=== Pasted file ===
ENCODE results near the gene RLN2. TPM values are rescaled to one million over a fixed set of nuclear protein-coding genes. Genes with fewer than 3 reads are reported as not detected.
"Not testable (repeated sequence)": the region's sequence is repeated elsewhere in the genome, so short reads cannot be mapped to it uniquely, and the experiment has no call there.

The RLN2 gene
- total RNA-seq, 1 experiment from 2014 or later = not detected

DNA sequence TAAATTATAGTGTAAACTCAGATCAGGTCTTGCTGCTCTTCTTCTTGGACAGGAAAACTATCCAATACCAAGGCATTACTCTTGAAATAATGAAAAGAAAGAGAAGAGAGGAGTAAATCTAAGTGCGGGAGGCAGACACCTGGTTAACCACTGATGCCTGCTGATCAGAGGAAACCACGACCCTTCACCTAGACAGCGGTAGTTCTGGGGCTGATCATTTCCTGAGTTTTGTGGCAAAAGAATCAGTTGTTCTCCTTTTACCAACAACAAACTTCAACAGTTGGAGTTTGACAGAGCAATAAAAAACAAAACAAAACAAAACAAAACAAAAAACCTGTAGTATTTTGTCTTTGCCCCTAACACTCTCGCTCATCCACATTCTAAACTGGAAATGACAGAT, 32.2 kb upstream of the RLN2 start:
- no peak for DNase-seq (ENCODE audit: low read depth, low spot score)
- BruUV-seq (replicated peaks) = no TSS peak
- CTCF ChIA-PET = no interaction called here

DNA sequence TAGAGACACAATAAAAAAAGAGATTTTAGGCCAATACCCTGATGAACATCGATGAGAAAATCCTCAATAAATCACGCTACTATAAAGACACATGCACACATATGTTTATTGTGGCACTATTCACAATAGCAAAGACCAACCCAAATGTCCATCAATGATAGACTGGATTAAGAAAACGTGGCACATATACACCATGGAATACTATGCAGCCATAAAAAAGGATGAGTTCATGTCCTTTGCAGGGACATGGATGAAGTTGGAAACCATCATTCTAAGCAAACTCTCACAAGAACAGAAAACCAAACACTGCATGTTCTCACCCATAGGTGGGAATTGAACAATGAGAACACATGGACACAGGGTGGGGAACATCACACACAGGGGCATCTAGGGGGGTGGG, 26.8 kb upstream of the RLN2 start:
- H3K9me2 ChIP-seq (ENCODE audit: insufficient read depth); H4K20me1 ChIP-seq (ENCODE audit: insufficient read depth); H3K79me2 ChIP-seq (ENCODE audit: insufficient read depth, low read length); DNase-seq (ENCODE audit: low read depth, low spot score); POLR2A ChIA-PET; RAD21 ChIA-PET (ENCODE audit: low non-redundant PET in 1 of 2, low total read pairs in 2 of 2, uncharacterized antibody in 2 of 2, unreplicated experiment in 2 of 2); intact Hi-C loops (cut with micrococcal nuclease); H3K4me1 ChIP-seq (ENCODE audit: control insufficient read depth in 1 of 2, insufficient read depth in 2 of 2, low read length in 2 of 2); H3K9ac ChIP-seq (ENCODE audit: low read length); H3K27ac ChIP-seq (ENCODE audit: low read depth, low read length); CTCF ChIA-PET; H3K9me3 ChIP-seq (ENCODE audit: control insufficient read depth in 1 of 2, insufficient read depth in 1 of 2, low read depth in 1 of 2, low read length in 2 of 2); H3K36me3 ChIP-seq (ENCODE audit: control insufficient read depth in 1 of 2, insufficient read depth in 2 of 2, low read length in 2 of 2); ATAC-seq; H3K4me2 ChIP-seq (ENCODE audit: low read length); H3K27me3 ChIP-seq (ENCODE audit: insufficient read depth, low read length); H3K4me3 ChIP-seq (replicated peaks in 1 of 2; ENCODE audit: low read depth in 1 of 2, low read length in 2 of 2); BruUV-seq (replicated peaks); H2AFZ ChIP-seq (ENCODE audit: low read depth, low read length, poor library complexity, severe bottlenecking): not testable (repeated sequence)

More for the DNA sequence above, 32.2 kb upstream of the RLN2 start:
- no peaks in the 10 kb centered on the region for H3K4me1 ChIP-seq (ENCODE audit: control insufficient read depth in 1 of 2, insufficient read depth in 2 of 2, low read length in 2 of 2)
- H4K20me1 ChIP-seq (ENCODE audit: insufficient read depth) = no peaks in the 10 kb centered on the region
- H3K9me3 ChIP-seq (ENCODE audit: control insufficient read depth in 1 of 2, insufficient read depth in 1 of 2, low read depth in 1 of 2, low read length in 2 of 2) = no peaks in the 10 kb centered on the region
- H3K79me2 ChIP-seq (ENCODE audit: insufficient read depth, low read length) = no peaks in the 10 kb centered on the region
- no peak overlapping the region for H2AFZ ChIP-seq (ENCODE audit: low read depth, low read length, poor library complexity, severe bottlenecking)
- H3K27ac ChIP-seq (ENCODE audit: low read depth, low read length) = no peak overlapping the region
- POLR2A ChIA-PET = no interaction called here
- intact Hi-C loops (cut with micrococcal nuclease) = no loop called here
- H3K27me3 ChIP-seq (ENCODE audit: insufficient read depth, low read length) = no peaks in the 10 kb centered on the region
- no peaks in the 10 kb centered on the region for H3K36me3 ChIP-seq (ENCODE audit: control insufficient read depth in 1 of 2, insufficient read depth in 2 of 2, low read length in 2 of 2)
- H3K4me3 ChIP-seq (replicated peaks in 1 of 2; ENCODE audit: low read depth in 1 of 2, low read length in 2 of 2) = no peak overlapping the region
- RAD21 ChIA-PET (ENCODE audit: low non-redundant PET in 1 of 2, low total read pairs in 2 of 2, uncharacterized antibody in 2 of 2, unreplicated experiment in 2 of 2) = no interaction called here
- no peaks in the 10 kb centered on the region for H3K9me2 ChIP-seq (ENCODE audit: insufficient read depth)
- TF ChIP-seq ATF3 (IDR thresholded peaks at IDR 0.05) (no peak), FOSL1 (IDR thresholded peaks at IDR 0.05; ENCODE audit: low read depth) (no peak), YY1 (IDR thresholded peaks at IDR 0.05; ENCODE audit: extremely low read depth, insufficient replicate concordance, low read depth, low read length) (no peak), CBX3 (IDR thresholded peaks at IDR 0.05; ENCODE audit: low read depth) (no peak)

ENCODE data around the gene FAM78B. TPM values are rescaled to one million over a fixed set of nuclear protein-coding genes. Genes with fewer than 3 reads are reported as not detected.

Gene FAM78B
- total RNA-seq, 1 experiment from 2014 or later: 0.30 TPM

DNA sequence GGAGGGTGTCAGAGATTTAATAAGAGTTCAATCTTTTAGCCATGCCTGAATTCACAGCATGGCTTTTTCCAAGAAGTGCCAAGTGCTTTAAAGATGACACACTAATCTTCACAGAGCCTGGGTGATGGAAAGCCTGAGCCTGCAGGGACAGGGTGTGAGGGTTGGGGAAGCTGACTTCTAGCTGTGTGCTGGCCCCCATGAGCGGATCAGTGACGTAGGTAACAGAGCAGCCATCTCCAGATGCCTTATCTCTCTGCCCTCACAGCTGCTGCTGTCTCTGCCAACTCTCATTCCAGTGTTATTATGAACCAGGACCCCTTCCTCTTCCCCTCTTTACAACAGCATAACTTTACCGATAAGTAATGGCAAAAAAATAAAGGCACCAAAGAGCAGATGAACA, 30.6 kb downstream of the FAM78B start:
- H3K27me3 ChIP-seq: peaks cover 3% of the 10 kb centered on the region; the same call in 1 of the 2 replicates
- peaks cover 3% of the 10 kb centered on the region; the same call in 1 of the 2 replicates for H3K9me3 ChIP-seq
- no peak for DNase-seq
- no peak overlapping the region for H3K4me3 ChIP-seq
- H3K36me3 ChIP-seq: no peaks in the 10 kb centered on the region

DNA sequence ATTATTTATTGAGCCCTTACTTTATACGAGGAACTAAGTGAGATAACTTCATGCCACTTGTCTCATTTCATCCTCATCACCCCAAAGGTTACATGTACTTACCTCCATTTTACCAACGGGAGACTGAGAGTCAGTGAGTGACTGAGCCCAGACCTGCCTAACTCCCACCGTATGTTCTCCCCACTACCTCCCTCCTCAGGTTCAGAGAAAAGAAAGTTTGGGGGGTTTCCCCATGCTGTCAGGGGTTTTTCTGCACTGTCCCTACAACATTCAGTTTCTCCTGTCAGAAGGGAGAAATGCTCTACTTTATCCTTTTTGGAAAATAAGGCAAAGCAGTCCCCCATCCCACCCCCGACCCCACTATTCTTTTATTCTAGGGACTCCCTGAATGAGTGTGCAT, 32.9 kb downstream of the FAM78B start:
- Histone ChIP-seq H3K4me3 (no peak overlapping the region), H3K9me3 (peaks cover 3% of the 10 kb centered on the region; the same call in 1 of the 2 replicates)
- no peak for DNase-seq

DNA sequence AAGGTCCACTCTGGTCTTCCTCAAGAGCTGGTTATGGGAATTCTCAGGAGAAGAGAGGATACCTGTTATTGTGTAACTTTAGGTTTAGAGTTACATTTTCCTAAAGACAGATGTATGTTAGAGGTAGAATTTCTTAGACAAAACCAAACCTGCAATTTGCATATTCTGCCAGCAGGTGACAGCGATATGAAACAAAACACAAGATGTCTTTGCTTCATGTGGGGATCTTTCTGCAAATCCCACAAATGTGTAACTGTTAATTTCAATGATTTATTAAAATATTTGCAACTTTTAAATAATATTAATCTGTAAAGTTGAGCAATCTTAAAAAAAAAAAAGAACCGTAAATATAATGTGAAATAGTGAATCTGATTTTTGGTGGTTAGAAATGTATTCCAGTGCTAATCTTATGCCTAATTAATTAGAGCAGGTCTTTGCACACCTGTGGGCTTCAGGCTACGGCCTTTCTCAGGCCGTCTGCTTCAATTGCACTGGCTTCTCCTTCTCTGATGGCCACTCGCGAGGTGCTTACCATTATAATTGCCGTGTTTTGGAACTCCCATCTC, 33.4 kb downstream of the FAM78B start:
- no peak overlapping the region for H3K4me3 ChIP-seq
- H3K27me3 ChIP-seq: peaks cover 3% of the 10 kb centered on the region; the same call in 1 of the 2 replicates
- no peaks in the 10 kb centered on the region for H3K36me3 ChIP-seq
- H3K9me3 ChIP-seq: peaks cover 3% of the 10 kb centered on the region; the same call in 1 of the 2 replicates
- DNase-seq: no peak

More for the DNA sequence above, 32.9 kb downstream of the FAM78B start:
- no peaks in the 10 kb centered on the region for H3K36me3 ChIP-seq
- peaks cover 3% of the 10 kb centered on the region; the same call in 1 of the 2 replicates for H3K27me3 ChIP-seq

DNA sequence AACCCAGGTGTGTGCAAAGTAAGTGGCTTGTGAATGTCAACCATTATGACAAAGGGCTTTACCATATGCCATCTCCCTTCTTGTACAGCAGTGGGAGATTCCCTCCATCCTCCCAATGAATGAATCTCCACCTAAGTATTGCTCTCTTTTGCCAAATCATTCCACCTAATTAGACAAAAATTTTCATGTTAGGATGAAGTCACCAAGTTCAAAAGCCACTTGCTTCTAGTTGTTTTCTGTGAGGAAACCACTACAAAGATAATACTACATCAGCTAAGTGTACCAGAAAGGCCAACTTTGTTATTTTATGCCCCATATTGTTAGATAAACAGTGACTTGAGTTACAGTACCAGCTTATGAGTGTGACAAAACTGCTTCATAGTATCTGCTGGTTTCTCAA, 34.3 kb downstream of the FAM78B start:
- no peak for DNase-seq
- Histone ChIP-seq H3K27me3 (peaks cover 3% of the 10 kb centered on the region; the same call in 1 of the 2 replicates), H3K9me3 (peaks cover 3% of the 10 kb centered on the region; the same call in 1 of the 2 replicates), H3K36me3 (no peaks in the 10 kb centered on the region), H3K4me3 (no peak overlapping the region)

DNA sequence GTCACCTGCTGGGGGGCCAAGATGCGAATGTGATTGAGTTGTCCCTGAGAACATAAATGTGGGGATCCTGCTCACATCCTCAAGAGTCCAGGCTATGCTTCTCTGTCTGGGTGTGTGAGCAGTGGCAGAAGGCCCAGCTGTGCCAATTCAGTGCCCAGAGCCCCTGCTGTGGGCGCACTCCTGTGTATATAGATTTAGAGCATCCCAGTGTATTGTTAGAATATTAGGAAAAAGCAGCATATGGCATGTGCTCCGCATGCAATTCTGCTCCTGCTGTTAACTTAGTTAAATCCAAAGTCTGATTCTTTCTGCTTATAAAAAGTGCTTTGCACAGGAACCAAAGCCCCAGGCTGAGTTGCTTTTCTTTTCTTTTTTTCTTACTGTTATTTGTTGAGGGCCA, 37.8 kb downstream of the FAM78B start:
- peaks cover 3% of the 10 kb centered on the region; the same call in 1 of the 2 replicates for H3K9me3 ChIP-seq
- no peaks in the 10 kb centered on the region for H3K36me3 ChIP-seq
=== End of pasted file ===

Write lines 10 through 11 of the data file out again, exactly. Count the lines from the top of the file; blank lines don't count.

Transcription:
- H3K9me2 ChIP-seq (ENCODE audit: insufficient read depth); H4K20me1 ChIP-seq (ENCODE audit: insufficient read depth); H3K79me2 ChIP-seq (ENCODE audit: insufficient read depth, low read length); DNase-seq (ENCODE audit: low read depth, low spot score); POLR2A ChIA-PET; RAD21 ChIA-PET (ENCODE audit: low non-redundant PET in 1 of 2, low total read pairs in 2 of 2, uncharacterized antibody in 2 of 2, unreplicated experiment in 2 of 2); intact Hi-C loops (cut with micrococcal nuclease); H3K4me1 ChIP-seq (ENCODE audit: control insufficient read depth in 1 of 2, insufficient read depth in 2 of 2, low read length in 2 of 2); H3K9ac ChIP-seq (ENCODE audit: low read length); H3K27ac ChIP-seq (ENCODE audit: low read depth, low read length); CTCF ChIA-PET; H3K9me3 ChIP-seq (ENCODE audit: control insufficient read depth in 1 of 2, insufficient read depth in 1 of 2, low read depth in 1 of 2, low read length in 2 of 2); H3K36me3 ChIP-seq (ENCODE audit: control insufficient read depth in 1 of 2, insufficient read depth in 2 of 2, low read length in 2 of 2); ATAC-seq; H3K4me2 ChIP-seq (ENCODE audit: low read length); H3K27me3 ChIP-seq (ENCODE audit: insufficient read depth, low read length); H3K4me3 ChIP-seq (replicated peaks in 1 of 2; ENCODE audit: low read depth in 1 of 2, low read length in 2 of 2); BruUV-seq (replicated peaks); H2AFZ ChIP-seq (ENCODE audit: low read depth, low read length, poor library complexity, severe bottlenecking): not testable (repeated sequence)

More for the DNA sequence above, 32.2 kb upstream of the RLN2 start: